Real Estate Quarterly
28 October 2016
Real Estate Quarterly
We produce a quarterly newsletter to keep you updated on legal developments and important trends in the real estate sector. In this issue, we address the following topics:
Real Estate Investment and Taxation B-REITs: modifications enacted and to come VAT taxation of services connected with immovable property at the place where the property is located New regulation
Real Estate Management Operating permits : publication of the new Flemish Decree on commercial establishments New Flemish Decree on tourist accommodation Cohousing: a relatively recent phenomenon on the Belgian real estate market Commercial lease reform in Flanders Update
Real Estate Development New CoDT formally approved by the Walloon Parliament ... and new reform of the CoBAT also quickly approaching
We hope this will be useful to you.
Real Estate Investment and Taxation
B-REITs: modifications enacted and to come
Many changes have been decided and announced that will positively impact the B-REITs (socits immobilires rglementes SIR / gereglementeerde vastgoedvennootschappen GVV) in the coming months, by enlarging their investment possibilities and improving their tax status. These changes are summarised below, as well as their current status.
Tax status: "exit tax", tax transparency and withholding taxes
In a nutshell, the transfer of a real estate asset into the estate of a B-REIT is subject to the "exit tax", being the taxation of the latent gain at half of the statutory corporate income tax rate.
With respect to this "exit tax", the following changes have been enacted by the Program Law II of 3 August 2016, with entry-into-force on 1 July 2016.
Conversion of a regular company into a B-REIT: although the existence of a deemed dividend for the shareholder is disputable, the law now provides that there is no withholding tax on such deemed dividend in order to avoid any discussion in this respect.
Merger, de-merger (or assimilated) of a regular company (in)to a B-REIT: the tax neutrality is the rule in case all participants to the operation are B-REITs (or the new real estate institutional funds). This type of restructuring between B-REITs (or the new real estate institutional funds) can now be performed without adverse tax consequences for the shareholders.
Contribution of a line of business or universality: this operation, defined by reference to the Income Tax Code, is now (clearly) defined as an event of "exit tax".
Contribution of a real estate asset: the contribution of a real estate asset to the share capital of a B-REIT is now subject to the exit tax in the hands of the contributor and not anymore to the ordinary tax regime.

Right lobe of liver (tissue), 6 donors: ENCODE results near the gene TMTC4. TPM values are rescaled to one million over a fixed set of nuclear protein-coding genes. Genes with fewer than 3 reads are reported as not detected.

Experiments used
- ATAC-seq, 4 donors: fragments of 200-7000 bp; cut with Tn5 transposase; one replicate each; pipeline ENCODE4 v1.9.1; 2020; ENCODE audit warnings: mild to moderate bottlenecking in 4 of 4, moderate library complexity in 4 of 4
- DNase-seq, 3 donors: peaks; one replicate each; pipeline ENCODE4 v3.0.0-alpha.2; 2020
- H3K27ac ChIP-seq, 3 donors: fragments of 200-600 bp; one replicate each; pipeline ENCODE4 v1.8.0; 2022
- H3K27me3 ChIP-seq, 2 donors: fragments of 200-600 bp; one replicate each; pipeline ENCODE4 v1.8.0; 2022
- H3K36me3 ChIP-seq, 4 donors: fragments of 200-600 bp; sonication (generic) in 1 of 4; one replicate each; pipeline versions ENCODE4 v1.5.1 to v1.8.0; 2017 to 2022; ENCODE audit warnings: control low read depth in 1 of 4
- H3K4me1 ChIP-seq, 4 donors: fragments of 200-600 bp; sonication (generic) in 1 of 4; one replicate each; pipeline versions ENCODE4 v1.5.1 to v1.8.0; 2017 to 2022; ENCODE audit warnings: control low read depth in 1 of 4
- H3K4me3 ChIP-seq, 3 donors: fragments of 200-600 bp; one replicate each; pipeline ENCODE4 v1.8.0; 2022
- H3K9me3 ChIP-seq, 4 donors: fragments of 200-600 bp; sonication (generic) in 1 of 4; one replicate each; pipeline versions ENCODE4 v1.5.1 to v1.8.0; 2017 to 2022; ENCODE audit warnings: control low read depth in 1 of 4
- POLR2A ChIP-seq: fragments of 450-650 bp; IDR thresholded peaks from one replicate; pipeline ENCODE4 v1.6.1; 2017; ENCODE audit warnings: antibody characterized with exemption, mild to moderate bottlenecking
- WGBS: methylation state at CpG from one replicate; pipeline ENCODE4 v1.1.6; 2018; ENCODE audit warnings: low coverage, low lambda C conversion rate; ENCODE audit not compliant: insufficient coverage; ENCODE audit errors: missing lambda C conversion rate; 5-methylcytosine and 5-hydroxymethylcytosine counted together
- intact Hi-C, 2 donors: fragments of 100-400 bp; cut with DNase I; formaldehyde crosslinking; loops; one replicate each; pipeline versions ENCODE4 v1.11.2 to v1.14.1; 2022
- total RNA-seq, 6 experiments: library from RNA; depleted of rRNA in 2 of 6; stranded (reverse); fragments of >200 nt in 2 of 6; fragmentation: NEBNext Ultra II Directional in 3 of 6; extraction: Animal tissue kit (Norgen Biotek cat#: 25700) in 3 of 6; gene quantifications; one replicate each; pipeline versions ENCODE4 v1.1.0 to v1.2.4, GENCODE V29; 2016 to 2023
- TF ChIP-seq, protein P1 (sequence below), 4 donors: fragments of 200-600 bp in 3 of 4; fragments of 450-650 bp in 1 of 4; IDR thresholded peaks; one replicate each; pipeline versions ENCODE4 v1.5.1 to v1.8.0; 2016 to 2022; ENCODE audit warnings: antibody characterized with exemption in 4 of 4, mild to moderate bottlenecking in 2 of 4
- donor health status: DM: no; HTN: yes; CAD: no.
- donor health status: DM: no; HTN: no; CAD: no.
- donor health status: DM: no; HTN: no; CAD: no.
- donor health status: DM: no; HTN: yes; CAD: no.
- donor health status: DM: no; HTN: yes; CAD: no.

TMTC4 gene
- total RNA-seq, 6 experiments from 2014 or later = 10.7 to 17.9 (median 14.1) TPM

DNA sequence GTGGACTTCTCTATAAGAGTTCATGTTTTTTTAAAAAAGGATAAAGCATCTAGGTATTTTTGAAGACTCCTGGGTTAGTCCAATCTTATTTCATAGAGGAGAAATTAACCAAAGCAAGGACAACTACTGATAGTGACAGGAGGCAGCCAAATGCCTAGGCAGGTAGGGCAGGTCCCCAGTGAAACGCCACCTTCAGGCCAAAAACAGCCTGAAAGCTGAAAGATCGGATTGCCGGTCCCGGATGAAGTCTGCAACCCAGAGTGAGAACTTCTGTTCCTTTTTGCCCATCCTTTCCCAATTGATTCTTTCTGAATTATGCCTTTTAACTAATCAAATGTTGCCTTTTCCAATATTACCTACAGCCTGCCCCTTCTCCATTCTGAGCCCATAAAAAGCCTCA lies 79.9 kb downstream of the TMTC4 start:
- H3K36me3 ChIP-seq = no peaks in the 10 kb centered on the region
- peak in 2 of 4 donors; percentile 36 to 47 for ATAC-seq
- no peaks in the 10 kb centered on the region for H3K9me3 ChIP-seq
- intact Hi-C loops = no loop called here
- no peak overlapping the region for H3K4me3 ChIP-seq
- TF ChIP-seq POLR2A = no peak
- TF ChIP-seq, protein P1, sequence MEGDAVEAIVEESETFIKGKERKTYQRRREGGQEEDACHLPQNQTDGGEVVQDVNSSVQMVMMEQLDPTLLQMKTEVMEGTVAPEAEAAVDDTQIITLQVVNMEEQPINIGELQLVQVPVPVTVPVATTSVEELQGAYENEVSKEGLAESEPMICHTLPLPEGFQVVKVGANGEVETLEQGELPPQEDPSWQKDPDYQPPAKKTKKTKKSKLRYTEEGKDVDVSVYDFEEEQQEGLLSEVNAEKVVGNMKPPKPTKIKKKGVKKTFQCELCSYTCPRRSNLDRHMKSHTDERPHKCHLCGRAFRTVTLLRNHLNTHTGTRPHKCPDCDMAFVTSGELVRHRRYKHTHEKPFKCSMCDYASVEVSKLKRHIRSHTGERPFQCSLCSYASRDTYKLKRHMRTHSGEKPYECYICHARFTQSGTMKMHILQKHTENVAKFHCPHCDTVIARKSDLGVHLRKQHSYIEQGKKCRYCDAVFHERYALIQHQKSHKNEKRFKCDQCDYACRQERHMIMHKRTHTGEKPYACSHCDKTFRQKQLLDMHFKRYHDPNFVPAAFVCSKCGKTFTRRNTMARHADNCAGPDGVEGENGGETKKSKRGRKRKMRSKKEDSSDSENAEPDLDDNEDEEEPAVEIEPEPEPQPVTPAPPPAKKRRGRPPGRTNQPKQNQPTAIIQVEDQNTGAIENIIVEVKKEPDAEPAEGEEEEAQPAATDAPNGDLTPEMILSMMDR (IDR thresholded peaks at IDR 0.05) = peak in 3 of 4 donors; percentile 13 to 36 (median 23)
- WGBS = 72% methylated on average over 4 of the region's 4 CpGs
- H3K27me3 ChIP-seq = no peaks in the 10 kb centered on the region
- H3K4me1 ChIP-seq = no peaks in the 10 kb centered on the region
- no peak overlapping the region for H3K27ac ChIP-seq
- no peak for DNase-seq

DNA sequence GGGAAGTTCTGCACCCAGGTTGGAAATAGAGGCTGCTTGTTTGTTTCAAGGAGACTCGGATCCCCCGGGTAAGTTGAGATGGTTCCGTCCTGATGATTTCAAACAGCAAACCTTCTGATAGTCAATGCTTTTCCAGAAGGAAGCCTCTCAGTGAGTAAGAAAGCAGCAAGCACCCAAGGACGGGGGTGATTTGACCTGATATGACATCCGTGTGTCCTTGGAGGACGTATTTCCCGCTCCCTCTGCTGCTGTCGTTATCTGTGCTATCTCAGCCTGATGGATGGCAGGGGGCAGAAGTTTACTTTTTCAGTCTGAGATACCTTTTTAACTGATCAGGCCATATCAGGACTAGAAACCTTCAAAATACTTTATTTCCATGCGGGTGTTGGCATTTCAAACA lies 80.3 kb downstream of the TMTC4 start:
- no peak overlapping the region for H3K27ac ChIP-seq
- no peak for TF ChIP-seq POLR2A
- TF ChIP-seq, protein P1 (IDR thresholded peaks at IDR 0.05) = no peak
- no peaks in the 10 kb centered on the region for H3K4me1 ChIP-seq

When the latent gain upon contribution is subject to the exit tax, it is not possible anymore for the contributor to apply the roll-over tax regime.
In the hands of the Belgian corporate shareholders of B-REIT, the Program Law II of 3 August 2016 provides for a (full) tax transparency regime in the sense that the interposition of a B-REIT cannot lead to an increase of taxation. Dividends distributed by B-REIT to these Belgian corporate shareholders remain excluded from the participation exemption except in case of redistribution of:
real estate income deriving from foreign real estate assets located in EEA or in a treaty country (with an exchange of information clause) subject to this income being subject to tax without enjoying a derogatory tax regime; and
dividends and capital gain that would have qualified for the participation exemption in case of direct holding.
This exception is subject to an appropriate break-down of the income at stake. This change applies to dividends attributed as from 1 July 2016. Please note that this tax transparency is also granted to similar foreign companies.
In terms of withholding taxes, it is envisaged to exempt from withholding tax the dividends distributed by a B-REIT deriving from foreign-source income, without any condition of taxation of this income. The Royal Decree in this respect is not yet published. A draft bill also provides for a reduced withholding tax rate of 15% on dividends distributed by B-REIT investing for at least 60% in real estate dedicated solely or mainly to healthcare, located in the EEA.
This draft bill has been deposited at the Parliament and must still be approved before year-end, and the concept of "healthcare" should be further defined by Royal Decree.
that these revaluation surplus would have been allocated to the shareholders and then contributed into the share capital of the ex-B-REIT).
Loss of tax status
A (institutional) B-REIT must draw its financial statements in accordance with IFRS and enjoys a (nearly) tax exempt status. This regulatory and tax status can however be lost as a result of a (voluntary) de-listing or a sale. The B-REIT then return to a status of regular company, subject to corporate income tax and obliged to draw-up its financial statements in BGAAP.